Going the Extra Mile to Treat Severe Head Injuries

Blurred image of emergency room action

People with severe head injuries fare better when treated by trauma centers, even if that means bypassing other hospitals, this research team showed—which presents a major opportunity to improve outcomes for almost half of these patients.

The team, led by Elinore J. Kaufman, MD, MSHP (a Penn Master of Science in Health Policy Research degree candidate at the time of the study), found that patients under 65 were significantly more likely to go home from the hospital without the need for nursing care or inpatient rehabilitation if taken to a trauma center first. Patients over 65 were significantly less likely to die from their head injury when they went to a trauma center first. The results highlight a serious care disparity for these severely injured patients, and point to the need for systematic changes to improve care.

“These findings highlight a big opportunity to improve outcomes for head injury patients,” said the study’s senior author, M. Kit Delgado, MD MS. “Regional trauma centers were set up to serve patients like these, but clearly many of them are still ending up in hospitals that may not have protocols, resources, and experience to appropriately treat these severe injuries.

 “It’s good to now have evidence that demonstrates the benefit of traveling farther to a trauma center for these patients,” Delgado added. “Hopefully, this will motivate EMS and trauma systems to double their efforts to triage patients with severe head injuries directly to trauma centers.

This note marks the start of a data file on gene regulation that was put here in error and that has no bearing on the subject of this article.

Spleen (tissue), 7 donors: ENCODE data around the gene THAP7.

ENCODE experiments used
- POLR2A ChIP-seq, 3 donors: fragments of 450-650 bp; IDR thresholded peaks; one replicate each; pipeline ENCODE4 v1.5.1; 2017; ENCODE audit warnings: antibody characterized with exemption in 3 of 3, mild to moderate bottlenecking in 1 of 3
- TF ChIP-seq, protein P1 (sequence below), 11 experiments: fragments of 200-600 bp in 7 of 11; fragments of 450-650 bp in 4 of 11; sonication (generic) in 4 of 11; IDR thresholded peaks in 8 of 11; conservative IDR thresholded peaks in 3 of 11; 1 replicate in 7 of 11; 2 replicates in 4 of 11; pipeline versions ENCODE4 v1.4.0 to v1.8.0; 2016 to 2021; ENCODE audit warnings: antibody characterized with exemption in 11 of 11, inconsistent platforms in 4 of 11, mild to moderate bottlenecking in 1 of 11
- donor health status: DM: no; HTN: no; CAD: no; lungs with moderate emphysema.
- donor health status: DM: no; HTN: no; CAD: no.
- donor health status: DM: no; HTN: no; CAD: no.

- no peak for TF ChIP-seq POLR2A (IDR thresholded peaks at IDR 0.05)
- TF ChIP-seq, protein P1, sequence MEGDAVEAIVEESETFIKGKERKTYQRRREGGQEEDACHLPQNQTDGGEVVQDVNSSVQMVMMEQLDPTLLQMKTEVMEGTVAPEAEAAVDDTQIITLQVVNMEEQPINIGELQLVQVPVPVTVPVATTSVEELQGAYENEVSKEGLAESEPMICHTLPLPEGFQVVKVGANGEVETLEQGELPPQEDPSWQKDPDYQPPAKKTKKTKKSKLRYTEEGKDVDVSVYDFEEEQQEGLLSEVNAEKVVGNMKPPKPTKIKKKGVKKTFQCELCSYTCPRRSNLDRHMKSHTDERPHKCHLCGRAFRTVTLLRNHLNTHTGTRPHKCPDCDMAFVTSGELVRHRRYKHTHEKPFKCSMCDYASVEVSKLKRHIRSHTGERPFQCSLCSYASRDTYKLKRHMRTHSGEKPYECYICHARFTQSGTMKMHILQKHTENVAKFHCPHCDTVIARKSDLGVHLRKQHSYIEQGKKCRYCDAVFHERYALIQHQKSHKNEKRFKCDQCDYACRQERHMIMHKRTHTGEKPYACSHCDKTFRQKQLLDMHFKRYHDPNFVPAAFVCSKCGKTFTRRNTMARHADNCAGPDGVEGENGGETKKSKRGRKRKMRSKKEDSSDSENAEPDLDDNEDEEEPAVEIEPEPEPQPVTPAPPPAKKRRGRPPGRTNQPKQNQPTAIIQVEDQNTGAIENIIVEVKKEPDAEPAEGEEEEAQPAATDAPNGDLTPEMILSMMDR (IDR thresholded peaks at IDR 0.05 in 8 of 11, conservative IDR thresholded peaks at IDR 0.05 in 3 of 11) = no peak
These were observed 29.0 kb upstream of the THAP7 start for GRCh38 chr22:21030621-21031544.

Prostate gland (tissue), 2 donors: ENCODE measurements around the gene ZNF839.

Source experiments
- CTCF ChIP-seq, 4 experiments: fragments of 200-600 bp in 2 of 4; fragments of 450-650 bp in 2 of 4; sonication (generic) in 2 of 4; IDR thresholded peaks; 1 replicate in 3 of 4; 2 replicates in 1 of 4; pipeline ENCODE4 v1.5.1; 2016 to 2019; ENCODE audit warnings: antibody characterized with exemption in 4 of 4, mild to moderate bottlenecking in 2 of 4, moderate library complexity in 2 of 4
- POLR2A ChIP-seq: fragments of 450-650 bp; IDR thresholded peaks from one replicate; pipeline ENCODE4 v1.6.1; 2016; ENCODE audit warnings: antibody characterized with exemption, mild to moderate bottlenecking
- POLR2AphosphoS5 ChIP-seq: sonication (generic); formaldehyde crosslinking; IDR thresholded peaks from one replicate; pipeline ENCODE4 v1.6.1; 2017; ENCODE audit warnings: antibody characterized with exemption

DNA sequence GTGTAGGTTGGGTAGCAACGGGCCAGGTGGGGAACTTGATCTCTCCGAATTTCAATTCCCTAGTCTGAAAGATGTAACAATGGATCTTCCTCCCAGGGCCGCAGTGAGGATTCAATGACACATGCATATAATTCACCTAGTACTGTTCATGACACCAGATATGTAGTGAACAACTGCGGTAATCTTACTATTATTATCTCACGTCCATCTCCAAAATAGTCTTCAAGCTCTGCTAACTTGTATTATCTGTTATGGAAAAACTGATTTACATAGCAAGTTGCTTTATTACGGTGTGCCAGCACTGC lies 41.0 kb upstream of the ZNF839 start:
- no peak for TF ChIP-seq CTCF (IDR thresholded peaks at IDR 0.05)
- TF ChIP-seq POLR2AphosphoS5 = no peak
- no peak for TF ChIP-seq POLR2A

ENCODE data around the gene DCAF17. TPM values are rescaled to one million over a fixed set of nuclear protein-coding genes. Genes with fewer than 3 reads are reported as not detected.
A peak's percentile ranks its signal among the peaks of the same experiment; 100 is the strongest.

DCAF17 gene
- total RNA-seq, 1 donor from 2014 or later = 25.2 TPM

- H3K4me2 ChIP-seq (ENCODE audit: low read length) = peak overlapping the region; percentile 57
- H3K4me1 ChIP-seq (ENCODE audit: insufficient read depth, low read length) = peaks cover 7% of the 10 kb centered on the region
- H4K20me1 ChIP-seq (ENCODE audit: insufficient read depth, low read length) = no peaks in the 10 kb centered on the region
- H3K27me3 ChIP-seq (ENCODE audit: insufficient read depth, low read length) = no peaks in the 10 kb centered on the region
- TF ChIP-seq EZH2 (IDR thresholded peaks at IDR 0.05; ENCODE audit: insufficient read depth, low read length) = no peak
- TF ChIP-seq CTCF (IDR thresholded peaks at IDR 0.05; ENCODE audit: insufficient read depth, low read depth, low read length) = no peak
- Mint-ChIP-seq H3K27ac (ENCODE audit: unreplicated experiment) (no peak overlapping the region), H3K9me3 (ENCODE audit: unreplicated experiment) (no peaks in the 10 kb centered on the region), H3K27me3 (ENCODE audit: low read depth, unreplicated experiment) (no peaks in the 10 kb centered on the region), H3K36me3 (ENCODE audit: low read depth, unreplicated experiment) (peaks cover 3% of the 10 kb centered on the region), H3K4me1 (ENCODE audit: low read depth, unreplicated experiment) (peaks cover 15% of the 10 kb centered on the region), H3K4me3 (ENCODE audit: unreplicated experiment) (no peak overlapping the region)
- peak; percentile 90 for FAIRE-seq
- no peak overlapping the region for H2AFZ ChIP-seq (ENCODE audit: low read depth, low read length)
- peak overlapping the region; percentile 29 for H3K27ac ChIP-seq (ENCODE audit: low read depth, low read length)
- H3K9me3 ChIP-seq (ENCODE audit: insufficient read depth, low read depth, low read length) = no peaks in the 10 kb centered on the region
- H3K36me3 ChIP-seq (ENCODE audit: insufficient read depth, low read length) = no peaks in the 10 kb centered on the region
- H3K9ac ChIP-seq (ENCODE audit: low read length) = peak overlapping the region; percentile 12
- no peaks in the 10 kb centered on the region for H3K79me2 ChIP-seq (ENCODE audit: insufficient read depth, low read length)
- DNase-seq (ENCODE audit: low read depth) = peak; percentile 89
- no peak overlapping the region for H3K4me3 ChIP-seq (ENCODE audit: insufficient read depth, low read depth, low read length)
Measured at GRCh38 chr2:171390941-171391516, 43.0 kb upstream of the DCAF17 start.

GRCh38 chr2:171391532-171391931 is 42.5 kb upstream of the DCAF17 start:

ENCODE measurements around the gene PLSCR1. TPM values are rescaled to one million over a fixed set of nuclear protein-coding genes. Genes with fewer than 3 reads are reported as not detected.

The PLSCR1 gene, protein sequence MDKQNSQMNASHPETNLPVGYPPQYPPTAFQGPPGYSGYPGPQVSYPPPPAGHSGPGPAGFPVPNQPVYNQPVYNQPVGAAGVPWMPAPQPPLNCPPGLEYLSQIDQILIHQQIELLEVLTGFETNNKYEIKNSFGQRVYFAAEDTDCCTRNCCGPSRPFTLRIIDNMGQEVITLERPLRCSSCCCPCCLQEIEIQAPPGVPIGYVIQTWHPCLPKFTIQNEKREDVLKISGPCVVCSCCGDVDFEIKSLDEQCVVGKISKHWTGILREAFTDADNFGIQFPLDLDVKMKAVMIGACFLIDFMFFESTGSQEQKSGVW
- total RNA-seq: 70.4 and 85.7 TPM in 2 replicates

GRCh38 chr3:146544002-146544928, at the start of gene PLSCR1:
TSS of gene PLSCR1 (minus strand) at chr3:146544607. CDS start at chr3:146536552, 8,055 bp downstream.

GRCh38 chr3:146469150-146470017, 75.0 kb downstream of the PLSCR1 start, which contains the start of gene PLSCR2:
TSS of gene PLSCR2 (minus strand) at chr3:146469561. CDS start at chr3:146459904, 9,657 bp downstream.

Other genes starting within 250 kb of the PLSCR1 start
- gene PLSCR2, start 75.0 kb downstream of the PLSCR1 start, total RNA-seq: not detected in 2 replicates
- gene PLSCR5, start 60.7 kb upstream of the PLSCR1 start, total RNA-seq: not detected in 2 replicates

The study examined databases on emergency room visits for six states (NJ, NC, AZ, NY, FL, UT) during 2011-12. It identified 62,198 patients with severe, isolated head injuries who had been taken either to a trauma center (56 percent) or to a non-trauma center capable of performing neurosurgery (44 percent). While a randomized clinical trial wasn't possible for logistical and ethical reasons, the researchers had enough data to partly simulate a clinical trial setup by matching trauma-center and non-trauma center patients according to socio-demographics; geography; cause, type and severity of injury; and other variables. They then used the patient’s relative distance from their home to the closest trauma center and closest non-trauma center with neurosurgery as a variable that effectively randomized where patients were treated.

The researchers say that compliance with current ambulance triage guidelines should be increased. And they suggest future research to inform whether these guidelines need to be revised so that they pick up severe head injuries that may be less obvious at the time of presentation. Improvements in care at non-trauma centers would also reduce the differences in outcomes, Delgado said.


Elinore J. Kaufman, MD, MSHP; Ashkan Ertefaie, PhD; Dylan S. Small, PhD; Daniel N. Holena, MD, MS, FACS; M. Kit Delgado, MD, MS